Foo Fighters are set to replace Pantera at two German festivals after the metal band was dropped from the line-up earlier this week (January 23).
Rock Am Ring and Rock Im Park festivals announced that they were removing Pantera from the line-up over an outcry relating to past allegations of racism.
The reformed band, featuring Phil Anselmo, Rex Brown, Zakk Wylde and Charlie Benante, were due to perform at the festivals that take place between June 2-4 in Nürburgring and Nürnberg, respectively.
The statement from the festivals announcing news of their decision said: “In the last few weeks, we have had many intensive conversations with artists, our partners and you, the festival fans, we have continued to deal with the criticism together and decided to remove the band from the programme.”
Now, Foo Fighters have revealed they will be performing at both festivals.
Writing on Instagram, the band said: “Germany – we’ll see you Friday, June 2nd at Rock Am Ring and Sunday, June 4th at Rock Im Park! Tickets on sale now!” You can see the post below.
NME has reached out to representatives of Pantera for comment.
The allegations of racism against Pantera date back to 2016 when frontman Anselmo offered to leave his band Down following an incident in which he was filmed carrying out a Nazi salute and shouting “white power”.
Anselmo was forced to apologise after being caught on film making the salute at the end of his performance at Dimebash 2016, a festival held in Hollywood in tribute to his late bandmate Dimebag Darrell.
Anselmo initially dismissed his actions as a “joke” before later issuing a statement that read: “Every citizen in this entire world has the unalienable right to live with dignity and respect without hate or oppression. And I mean this, with all of my crushed, yet, guilty heart.
“It’s common knowledge that we can choose to either learn from our mistakes, or continue on a path of insensitivity and destruction. I am utterly responsible for the mistakes I have made, and can only give you my word to no longer do them in the present, through action, not just mere words.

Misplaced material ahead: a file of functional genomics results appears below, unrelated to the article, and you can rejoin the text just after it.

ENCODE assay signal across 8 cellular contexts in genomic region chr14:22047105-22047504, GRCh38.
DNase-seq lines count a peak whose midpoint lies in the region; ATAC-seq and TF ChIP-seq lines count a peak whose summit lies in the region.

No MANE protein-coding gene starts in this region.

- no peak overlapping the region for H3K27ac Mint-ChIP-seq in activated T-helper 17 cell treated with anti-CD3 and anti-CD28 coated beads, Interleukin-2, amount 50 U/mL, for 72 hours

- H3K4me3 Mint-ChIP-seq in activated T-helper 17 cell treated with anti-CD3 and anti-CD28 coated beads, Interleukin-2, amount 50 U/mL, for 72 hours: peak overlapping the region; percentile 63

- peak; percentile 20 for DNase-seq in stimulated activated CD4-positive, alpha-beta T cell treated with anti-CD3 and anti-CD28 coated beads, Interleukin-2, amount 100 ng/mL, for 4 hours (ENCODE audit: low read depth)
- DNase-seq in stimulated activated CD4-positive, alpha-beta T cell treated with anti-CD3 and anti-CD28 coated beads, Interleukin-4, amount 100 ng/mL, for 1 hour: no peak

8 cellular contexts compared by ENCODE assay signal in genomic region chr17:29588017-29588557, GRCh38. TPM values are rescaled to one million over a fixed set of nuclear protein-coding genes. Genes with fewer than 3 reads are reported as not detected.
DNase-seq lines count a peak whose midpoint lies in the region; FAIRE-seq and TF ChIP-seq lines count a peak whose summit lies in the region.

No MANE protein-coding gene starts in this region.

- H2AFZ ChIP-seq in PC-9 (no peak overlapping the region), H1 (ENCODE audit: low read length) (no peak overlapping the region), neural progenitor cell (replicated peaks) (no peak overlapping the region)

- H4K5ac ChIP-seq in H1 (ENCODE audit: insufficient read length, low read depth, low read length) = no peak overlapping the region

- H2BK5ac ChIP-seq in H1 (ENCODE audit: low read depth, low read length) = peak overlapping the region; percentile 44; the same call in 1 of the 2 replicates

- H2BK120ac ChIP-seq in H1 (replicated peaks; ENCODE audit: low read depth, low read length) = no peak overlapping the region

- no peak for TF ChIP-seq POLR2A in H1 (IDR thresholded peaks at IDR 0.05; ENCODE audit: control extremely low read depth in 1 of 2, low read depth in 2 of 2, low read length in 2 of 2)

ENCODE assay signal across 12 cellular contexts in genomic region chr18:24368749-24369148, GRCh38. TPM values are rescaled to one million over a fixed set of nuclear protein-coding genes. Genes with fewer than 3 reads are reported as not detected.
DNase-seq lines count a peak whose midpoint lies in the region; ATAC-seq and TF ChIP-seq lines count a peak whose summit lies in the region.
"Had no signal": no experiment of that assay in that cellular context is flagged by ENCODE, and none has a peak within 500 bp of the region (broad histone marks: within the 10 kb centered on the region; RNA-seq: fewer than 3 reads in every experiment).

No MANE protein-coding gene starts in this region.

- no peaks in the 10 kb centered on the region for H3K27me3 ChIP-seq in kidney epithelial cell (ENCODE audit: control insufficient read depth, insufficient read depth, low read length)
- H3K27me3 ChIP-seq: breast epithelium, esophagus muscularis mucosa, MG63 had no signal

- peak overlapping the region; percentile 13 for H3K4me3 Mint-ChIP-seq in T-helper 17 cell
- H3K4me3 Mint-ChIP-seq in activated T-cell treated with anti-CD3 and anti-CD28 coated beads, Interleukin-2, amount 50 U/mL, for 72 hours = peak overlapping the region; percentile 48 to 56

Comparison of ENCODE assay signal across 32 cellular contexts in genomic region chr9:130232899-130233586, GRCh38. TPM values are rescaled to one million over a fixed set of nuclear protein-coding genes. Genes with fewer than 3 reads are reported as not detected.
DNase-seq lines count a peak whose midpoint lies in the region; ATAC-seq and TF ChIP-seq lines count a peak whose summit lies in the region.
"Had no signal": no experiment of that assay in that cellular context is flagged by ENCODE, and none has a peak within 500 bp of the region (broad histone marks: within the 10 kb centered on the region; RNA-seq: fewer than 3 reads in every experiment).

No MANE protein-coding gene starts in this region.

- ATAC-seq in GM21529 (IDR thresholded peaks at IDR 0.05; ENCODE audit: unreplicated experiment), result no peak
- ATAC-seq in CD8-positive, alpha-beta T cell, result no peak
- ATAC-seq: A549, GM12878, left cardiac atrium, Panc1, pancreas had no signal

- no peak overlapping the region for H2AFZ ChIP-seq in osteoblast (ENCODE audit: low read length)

“My band mates are now experiencing the consequences of my behaviour, and I now publicly apologise to them as well. Never in my entire lifetime would I drag them down with me, and I’ve privately suggested to them that they move on without me.”
Anselmo also described himself as “repulsed by my own actions”, saying that he “understand[s] if I’m shunned till I hit the dirt”.
He later issued a video apology. In that, he said: “Philip H Anselmo here, and I’m here to basically respond to all the heat I’ve been getting that I deserve completely. I was at the Dimebash and it was extremely late at night, there was heavy-duty talk between myself and those who love Dime. Heavy emotions were flowing, jokes were made backstage, that transpired upon the stage, and it was ugly, it was uncalled for, and anyone who knows me and my true nature knows that I don’t believe in any of that.
“I don’t want to be part of any group,” he continued, “I’m an individual and I am a thousand percent apologetic to anyone that took offence to what I said, because you should have taken offence to what I said. And I am so sorry. I hope you give me another chance… I love all of you. Anyone who knows me knows that I love all of you. Bless you.”
His actions were condemned by members of the music world at the time.
Pantera were also dropped from another festival this week in Vienna. It’s not yet clear if the band’s planned appearance at Planet.tt Bank Austria Halle Gasometer relates to the cancellations in Germany. Organisers issued a statement saying that “all tickets can be returned where they were purchased,” before thanking fans for their “understanding”.
Meanwhile, Foo Fighters issued a statement earlier this month (January 1) confirming they will continue without late drummer Taylor Hawkins, who died last year.
Hawkins died in Bogotá, Colombia, in March 2022 while the band were on tour in South America. He was 50 years old.
Foo Fighters’ only performances since his death came at two massive tribute concerts in London and Los Angeles in September.
“As we say goodbye to the most difficult and tragic year that our band has ever known, we are reminded of how thankful we are for the people that we love and cherish most, and for the loved ones who are no longer with us,” the band said in a statement posted to social media.
“Foo Fighters were formed 27 years ago to represent the healing power of music and a continuation of life. And for the past 27 years our fans have built a worldwide community, a devoted support system that has helped us all get through the darkest of times together. A place to share our joy and our pain, our hopes and fears, and to join in a chorus of life together through music.
“Without Taylor, we never would have become the band that we were – and without Taylor, we know that we’re going to be a different band going forward.”
They concluded the statement by acknowledging how much Hawkins had meant to Foo Fighters’ fans and promised: “We know that when we see you again – and we will soon – he’ll be there in spirit with all of us every night.”
They later announced their first round of gigs – details of which can be found here.